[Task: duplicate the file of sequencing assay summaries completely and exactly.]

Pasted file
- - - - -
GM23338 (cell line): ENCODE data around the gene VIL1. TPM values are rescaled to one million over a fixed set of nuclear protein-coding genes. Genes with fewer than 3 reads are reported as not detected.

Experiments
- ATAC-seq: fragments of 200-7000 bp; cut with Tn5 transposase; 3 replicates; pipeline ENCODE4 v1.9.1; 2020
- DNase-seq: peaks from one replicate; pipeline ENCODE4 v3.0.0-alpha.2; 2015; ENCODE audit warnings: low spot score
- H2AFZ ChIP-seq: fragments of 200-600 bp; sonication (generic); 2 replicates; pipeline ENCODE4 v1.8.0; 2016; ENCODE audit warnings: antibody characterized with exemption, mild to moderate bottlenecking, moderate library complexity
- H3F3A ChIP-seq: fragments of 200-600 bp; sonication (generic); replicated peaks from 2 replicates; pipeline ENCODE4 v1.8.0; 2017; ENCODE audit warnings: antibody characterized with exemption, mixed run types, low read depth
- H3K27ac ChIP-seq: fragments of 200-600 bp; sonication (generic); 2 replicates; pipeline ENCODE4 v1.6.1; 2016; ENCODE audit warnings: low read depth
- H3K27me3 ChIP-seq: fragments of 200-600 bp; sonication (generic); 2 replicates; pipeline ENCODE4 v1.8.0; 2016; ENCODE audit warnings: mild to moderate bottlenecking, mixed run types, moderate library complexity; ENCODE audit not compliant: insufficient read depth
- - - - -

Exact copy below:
GM23338 (cell line): ENCODE data around the gene VIL1. TPM values are rescaled to one million over a fixed set of nuclear protein-coding genes. Genes with fewer than 3 reads are reported as not detected.

Experiments
- ATAC-seq: fragments of 200-7000 bp; cut with Tn5 transposase; 3 replicates; pipeline ENCODE4 v1.9.1; 2020
- DNase-seq: peaks from one replicate; pipeline ENCODE4 v3.0.0-alpha.2; 2015; ENCODE audit warnings: low spot score
- H2AFZ ChIP-seq: fragments of 200-600 bp; sonication (generic); 2 replicates; pipeline ENCODE4 v1.8.0; 2016; ENCODE audit warnings: antibody characterized with exemption, mild to moderate bottlenecking, moderate library complexity
- H3F3A ChIP-seq: fragments of 200-600 bp; sonication (generic); replicated peaks from 2 replicates; pipeline ENCODE4 v1.8.0; 2017; ENCODE audit warnings: antibody characterized with exemption, mixed run types, low read depth
- H3K27ac ChIP-seq: fragments of 200-600 bp; sonication (generic); 2 replicates; pipeline ENCODE4 v1.6.1; 2016; ENCODE audit warnings: low read depth
- H3K27me3 ChIP-seq: fragments of 200-600 bp; sonication (generic); 2 replicates; pipeline ENCODE4 v1.8.0; 2016; ENCODE audit warnings: mild to moderate bottlenecking, mixed run types, moderate library complexity; ENCODE audit not compliant: insufficient read depth